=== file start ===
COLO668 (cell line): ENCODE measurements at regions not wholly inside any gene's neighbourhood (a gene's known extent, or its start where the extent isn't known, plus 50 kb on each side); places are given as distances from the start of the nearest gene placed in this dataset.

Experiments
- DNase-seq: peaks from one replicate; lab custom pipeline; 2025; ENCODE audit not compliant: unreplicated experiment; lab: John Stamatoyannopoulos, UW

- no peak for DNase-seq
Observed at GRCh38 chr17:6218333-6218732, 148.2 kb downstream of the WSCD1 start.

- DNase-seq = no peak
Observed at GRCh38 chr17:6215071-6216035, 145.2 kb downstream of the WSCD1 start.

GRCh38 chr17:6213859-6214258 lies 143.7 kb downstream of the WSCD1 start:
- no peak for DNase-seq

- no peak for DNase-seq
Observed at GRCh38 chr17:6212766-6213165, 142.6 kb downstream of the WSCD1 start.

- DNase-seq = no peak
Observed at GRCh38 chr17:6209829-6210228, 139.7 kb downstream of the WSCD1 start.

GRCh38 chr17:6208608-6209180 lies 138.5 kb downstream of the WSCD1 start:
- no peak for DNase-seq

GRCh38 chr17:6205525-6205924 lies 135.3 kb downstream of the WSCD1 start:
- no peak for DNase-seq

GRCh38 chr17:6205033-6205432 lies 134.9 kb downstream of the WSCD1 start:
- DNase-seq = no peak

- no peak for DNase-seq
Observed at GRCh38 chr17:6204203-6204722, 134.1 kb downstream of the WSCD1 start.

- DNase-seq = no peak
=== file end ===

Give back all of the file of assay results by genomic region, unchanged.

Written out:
COLO668 (cell line): ENCODE measurements at regions not wholly inside any gene's neighbourhood (a gene's known extent, or its start where the extent isn't known, plus 50 kb on each side); places are given as distances from the start of the nearest gene placed in this dataset.

Experiments
- DNase-seq: peaks from one replicate; lab custom pipeline; 2025; ENCODE audit not compliant: unreplicated experiment; lab: John Stamatoyannopoulos, UW

- no peak for DNase-seq
Observed at GRCh38 chr17:6218333-6218732, 148.2 kb downstream of the WSCD1 start.

- DNase-seq = no peak
Observed at GRCh38 chr17:6215071-6216035, 145.2 kb downstream of the WSCD1 start.

GRCh38 chr17:6213859-6214258 lies 143.7 kb downstream of the WSCD1 start:
- no peak for DNase-seq

- no peak for DNase-seq
Observed at GRCh38 chr17:6212766-6213165, 142.6 kb downstream of the WSCD1 start.

- DNase-seq = no peak
Observed at GRCh38 chr17:6209829-6210228, 139.7 kb downstream of the WSCD1 start.

GRCh38 chr17:6208608-6209180 lies 138.5 kb downstream of the WSCD1 start:
- no peak for DNase-seq

GRCh38 chr17:6205525-6205924 lies 135.3 kb downstream of the WSCD1 start:
- no peak for DNase-seq

GRCh38 chr17:6205033-6205432 lies 134.9 kb downstream of the WSCD1 start:
- DNase-seq = no peak

- no peak for DNase-seq
Observed at GRCh38 chr17:6204203-6204722, 134.1 kb downstream of the WSCD1 start.

- DNase-seq = no peak